If you have a scientific and analytical mind you may be suited to a career as a water quality scientist
As a water quality scientist, you'll be concerned with safeguarding all aspects of water quality through scientific analysis, and setting targets and standards in response to specific legislation. You'll compare test results with these standards, investigate shortfalls and take action to remedy problems.
Depending on your employer, you may be involved in providing solutions to water quality problems and water quality regulation. More senior roles may involve significant liaison with businesses, the public and other water industry professionals.
Types of water quality scientist
You may specialise in one of the following areas:
- drinking water
- surface water (including rivers, lakes and estuaries).
As a water quality scientist, you'll need to:
- take water samples (although routine sampling may be carried out by technicians)
- carry out laboratory testing of samples for chemical or microbiological parameters and, in the case of drinking water, assess the quality of taste and clarity
- analyse statistical data on water quality samples
- visit sites of concern, such as potential sources of pollution or contamination, and sources of complaints about drinking water quality
- liaise with customers and representatives from regulatory authorities
- investigate reasons for lapses in water quality and suggest changes or solutions to these problems
- provide advice on avoiding problems, for example, to businesses discharging effluent
- negotiate effluent discharges fees
- contribute to projects concerning water quality improvement
- check customers' premises and the construction of drains
- investigate pollution incidents from a scientific and legal viewpoint
- arrange for emergency action in response to pollution-causing incidents
- conduct research related to water quality and set up field surveys
- share information with water quality professionals from other agencies.
- Starting salaries for water quality scientists range from £18,000 to £25,000.
- With a few years' experience salaries are in the region of £25,000 to £35,000.
- Chartered status, considerable experience and greater responsibility can attract salaries of up to £45,000.
Benefits may include a contributory pension scheme, company car and private healthcare scheme.
Figures are intended as a guide only.
Your standard working hours will be 9am to 5pm, but you may have to work some regular extra hours. Most organisations provide 24-hour emergency cover, so it's common to work extra time on a rota basis.
Overtime payments and a standby allowance may be available and time off in lieu is often given for bank holiday working. Extra hours might be expected in response to a serious incident.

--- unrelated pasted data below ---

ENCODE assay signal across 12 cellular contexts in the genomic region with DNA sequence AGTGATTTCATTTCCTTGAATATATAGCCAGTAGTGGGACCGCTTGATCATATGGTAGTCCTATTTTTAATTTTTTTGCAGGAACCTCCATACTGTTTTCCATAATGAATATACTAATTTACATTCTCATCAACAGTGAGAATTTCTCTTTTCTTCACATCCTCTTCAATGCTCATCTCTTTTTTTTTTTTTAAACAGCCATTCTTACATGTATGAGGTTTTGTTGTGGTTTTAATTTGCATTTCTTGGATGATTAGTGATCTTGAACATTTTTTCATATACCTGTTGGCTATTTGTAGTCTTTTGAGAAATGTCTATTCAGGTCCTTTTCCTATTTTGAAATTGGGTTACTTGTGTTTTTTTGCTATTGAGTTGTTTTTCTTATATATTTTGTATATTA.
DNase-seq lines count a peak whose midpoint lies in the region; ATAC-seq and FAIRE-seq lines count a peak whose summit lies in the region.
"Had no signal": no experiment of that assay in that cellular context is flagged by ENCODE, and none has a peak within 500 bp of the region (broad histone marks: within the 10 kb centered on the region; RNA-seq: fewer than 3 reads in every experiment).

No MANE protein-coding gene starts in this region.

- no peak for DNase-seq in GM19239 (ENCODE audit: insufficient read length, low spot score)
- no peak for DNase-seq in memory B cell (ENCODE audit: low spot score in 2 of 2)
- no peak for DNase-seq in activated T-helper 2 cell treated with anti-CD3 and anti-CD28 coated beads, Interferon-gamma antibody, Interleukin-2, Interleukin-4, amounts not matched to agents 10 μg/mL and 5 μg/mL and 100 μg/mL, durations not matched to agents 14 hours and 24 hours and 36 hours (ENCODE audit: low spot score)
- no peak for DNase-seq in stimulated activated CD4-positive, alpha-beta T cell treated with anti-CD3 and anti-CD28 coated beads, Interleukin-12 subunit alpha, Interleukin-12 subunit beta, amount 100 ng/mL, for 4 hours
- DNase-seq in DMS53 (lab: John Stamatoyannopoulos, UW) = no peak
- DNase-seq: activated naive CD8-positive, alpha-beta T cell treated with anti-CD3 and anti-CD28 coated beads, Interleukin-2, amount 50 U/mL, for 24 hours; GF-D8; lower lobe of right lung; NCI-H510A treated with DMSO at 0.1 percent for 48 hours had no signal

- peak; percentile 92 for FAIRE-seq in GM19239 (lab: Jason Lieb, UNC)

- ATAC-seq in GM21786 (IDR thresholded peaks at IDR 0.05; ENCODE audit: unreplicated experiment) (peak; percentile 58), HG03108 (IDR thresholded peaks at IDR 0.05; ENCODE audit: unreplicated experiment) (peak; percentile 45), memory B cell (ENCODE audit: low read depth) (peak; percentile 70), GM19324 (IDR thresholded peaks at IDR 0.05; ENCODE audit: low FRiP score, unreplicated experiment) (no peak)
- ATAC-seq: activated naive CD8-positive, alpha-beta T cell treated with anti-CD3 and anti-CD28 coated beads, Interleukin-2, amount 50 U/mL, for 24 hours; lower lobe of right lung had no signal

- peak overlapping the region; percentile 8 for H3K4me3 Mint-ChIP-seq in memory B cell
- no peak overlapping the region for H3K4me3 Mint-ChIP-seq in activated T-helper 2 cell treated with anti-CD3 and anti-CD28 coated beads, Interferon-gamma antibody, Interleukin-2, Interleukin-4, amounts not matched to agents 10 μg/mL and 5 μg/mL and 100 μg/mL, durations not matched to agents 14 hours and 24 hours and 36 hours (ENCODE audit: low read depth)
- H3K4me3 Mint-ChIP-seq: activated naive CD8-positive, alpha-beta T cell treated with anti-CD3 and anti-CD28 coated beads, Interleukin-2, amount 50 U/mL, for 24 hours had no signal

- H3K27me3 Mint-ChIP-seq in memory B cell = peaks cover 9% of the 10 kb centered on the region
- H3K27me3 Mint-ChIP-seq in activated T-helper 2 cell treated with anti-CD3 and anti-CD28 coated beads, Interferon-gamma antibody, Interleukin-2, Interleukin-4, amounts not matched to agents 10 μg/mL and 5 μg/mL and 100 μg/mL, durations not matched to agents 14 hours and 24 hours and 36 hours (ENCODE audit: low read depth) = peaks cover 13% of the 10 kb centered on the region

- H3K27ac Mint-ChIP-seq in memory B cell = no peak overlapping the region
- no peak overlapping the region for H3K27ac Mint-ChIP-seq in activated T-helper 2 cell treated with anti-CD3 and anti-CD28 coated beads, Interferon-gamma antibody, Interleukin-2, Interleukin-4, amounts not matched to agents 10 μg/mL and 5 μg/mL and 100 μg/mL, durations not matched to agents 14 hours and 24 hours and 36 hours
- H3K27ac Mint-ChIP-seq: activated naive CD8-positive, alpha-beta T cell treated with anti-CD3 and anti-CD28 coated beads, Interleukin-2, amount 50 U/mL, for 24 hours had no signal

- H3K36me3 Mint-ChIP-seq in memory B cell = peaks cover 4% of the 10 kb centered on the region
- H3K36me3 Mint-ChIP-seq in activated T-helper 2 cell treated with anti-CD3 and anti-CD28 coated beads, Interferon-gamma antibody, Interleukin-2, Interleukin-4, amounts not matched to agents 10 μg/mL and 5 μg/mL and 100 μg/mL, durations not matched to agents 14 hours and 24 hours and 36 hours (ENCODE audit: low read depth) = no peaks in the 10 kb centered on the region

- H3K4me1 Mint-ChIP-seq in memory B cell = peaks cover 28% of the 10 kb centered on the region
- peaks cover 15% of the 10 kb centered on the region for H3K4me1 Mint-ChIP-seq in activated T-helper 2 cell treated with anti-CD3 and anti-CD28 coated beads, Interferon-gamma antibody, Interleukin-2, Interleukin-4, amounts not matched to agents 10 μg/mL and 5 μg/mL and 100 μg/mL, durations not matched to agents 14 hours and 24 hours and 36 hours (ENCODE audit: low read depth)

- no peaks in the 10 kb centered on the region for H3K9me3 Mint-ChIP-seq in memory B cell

Part-time work and career breaks are possible.
What to expect
- Working outdoors in all weathers is typical for field-based staff but not for regulatory or laboratory-based scientists.
- The day-to-day schedule may be unpredictable and stressful due to the need to be responsive to incidents.
- Travel within a working day is frequent. Part of each day may be spent travelling to sites of concern or to customers' or businesses' premises. Covering a large region may involve considerable daily travel.
- Women are now well represented in this area of work.
- Self-employment and freelance work is not generally possible until you have gained sufficient experience and expertise to make consultancy a possibility.
This area of work is open to all graduates but will be especially relevant to those with a science degree. In particular, the following subjects are useful:
- environmental science
Entry is possible with a relevant HND, for example in a subject that has a strong element of analytical chemistry and/or biology. However, it may be difficult to secure a job with an HND only due to the level of competition typical of all environmental roles.
If you have an HND you're more likely to be recruited to technician or sampling roles, with progression possible through experience and further study and training.
The water industry has a history of developing its own staff and seeking to fill vacancies through internal progression where possible. Laboratory experience within a work placement can aid HND entry. It's unlikely that you'll be able to enter the career without an HND or degree.
Although a postgraduate qualification is not generally required, it may offer some advantage if your first degree is not closely related to the work. Postgraduate courses with work placements or with strong ties to the industry would be preferred. For a list of institutions and accredited courses, see the Chartered Institution of Water and Environmental Management (CIWEM) - Accredited Courses.